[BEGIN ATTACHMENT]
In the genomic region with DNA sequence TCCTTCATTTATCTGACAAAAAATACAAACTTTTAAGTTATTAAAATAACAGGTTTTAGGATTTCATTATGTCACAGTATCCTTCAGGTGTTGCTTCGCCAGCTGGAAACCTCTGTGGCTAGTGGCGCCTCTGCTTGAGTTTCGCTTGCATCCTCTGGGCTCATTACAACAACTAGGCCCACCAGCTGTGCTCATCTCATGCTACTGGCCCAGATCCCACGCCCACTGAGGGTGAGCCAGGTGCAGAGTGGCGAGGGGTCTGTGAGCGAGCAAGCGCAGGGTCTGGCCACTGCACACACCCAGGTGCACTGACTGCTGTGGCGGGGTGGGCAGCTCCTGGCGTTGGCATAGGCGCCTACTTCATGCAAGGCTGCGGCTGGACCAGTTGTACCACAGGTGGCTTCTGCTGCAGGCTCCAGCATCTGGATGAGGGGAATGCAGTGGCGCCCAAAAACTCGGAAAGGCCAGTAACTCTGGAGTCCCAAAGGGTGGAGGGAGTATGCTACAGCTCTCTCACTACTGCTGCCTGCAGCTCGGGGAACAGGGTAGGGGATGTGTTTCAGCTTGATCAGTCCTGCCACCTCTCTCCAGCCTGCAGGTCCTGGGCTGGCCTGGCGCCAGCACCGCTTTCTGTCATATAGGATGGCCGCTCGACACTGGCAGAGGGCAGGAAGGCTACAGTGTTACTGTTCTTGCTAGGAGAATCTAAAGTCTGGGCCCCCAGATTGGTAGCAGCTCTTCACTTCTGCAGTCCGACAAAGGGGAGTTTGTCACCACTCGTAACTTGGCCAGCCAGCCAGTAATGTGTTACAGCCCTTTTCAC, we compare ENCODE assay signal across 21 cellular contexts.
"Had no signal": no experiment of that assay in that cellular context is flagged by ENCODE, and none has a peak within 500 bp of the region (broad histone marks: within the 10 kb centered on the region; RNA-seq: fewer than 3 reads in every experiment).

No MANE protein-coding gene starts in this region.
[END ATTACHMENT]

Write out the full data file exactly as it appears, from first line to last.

In the genomic region with DNA sequence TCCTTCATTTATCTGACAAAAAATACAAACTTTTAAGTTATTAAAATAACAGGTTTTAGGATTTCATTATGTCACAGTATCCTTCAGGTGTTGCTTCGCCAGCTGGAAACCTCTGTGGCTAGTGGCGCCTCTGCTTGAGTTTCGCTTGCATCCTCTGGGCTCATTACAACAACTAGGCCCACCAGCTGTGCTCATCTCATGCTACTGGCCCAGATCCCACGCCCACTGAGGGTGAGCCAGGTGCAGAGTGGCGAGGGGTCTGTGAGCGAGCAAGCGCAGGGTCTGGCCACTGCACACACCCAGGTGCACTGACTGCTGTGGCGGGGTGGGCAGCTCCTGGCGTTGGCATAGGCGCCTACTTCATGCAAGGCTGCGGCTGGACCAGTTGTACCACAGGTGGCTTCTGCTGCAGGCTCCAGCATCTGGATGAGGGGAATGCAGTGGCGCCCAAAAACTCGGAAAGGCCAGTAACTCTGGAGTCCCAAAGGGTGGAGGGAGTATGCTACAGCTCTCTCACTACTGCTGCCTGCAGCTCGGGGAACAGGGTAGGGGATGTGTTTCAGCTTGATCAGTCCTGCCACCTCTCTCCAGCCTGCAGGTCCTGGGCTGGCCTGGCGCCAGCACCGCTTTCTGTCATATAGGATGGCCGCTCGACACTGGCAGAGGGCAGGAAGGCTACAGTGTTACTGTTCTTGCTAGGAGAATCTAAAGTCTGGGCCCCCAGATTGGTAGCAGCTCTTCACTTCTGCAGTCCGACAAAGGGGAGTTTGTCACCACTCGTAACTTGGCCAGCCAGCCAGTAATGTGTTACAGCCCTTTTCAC, we compare ENCODE assay signal across 21 cellular contexts.
"Had no signal": no experiment of that assay in that cellular context is flagged by ENCODE, and none has a peak within 500 bp of the region (broad histone marks: within the 10 kb centered on the region; RNA-seq: fewer than 3 reads in every experiment).

No MANE protein-coding gene starts in this region.